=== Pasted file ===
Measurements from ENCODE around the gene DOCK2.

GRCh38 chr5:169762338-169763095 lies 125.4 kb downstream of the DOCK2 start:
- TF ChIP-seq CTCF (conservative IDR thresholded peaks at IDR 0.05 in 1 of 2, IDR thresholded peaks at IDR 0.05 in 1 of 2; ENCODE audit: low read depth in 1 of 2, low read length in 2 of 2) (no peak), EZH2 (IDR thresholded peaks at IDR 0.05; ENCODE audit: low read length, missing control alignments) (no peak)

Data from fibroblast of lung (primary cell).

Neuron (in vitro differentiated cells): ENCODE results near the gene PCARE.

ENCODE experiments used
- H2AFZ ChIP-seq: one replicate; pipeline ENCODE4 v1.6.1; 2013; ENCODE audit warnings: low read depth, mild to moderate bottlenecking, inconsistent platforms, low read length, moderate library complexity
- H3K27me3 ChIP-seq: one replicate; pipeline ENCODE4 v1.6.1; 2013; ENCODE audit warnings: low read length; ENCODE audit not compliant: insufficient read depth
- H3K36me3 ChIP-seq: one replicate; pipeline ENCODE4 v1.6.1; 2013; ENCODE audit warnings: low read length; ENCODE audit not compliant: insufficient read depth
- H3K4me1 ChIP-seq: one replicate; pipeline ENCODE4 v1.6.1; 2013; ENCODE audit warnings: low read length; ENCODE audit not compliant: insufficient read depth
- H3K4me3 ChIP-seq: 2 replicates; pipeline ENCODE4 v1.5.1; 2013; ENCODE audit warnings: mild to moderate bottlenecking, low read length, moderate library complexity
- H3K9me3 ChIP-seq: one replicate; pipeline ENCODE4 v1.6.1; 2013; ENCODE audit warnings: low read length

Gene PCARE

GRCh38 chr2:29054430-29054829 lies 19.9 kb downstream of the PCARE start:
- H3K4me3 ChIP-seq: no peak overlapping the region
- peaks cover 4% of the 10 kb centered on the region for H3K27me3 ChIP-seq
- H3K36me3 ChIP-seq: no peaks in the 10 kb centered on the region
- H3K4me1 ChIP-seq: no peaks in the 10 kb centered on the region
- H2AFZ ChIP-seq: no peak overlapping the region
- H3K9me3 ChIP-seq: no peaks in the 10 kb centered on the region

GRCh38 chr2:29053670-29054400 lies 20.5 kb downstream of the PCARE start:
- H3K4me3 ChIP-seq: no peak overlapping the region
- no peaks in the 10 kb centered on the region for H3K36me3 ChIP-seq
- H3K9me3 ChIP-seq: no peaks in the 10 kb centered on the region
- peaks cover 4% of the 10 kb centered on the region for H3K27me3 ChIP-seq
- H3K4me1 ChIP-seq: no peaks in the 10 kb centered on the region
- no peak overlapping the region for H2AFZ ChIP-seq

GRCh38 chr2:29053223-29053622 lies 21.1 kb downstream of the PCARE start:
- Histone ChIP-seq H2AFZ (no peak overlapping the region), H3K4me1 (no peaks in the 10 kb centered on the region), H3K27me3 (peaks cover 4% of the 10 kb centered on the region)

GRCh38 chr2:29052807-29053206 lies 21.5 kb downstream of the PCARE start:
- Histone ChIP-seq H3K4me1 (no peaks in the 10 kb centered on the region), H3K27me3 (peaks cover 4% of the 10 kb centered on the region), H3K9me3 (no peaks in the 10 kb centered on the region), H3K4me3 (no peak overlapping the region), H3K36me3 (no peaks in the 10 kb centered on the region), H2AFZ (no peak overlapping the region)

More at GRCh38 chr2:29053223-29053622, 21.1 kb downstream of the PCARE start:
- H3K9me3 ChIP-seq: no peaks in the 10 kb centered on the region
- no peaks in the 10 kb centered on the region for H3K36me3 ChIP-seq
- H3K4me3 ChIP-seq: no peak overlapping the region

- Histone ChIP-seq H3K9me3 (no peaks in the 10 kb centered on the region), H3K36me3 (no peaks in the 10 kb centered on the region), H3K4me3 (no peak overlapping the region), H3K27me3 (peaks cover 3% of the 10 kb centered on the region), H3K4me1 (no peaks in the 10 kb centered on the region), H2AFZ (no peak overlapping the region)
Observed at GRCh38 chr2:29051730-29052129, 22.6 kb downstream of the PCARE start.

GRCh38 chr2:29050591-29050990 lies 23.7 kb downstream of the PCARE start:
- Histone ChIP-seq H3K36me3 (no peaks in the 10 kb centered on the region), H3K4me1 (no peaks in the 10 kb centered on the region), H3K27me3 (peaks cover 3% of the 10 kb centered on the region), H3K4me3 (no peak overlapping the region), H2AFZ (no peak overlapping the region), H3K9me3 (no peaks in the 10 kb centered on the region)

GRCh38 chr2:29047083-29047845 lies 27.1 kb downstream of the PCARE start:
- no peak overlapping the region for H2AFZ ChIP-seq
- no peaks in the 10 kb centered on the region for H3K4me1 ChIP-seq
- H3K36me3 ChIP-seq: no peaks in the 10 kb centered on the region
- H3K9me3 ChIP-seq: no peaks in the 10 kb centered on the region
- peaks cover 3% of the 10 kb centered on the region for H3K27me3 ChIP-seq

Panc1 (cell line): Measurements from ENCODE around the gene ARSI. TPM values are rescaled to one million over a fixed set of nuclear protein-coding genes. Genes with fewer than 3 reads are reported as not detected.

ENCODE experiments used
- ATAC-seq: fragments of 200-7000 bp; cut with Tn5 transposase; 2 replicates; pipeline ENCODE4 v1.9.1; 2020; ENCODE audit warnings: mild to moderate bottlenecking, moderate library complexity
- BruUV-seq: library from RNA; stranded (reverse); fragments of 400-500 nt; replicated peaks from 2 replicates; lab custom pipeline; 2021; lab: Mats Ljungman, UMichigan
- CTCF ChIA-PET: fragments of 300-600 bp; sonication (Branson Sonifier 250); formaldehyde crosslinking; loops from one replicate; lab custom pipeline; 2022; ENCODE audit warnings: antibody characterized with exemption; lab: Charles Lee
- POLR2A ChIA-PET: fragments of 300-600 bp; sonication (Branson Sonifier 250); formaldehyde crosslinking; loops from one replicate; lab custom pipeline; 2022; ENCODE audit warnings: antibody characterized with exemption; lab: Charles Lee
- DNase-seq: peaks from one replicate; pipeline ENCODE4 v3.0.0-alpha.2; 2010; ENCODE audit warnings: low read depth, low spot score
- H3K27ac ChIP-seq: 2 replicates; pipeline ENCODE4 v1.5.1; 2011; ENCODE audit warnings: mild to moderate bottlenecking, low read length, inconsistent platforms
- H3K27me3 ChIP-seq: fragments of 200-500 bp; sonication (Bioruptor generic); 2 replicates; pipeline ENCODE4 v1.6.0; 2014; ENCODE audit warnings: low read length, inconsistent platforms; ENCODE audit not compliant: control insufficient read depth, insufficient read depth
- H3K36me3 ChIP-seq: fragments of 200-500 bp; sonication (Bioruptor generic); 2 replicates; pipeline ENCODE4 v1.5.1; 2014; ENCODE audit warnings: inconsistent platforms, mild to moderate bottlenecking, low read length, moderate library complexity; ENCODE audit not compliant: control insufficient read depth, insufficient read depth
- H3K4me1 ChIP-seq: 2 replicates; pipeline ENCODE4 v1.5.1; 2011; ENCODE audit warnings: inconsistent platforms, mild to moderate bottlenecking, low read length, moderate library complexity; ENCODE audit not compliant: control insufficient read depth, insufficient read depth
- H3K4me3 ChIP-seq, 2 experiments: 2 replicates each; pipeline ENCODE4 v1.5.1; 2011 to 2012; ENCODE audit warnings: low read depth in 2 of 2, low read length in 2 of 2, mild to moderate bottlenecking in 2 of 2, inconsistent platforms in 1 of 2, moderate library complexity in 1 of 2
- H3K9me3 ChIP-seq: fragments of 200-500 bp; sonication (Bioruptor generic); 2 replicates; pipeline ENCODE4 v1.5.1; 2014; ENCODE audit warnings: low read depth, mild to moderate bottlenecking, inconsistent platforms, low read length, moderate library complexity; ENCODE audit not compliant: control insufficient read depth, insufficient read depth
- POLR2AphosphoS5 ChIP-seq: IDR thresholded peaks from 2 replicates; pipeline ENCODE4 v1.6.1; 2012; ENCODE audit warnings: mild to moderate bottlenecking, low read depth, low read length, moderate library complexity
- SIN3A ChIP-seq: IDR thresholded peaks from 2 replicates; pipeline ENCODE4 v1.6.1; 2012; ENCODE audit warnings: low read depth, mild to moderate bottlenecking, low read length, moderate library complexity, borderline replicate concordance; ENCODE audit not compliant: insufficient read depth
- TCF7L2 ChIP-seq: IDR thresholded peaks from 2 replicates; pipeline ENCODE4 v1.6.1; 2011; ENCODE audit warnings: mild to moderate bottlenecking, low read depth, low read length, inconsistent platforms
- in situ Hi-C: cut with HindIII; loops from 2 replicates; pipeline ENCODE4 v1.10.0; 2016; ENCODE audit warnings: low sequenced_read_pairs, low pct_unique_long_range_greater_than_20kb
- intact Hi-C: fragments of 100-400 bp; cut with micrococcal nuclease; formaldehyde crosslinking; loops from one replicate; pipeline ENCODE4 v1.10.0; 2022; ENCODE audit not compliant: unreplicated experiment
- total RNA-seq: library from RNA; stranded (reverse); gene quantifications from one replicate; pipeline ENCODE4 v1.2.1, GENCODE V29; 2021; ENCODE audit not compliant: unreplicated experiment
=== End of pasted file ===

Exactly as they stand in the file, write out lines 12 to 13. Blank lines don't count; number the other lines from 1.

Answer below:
- H3K9me3 ChIP-seq: one replicate; pipeline ENCODE4 v1.6.1; 2013; ENCODE audit warnings: low read length

Gene PCARE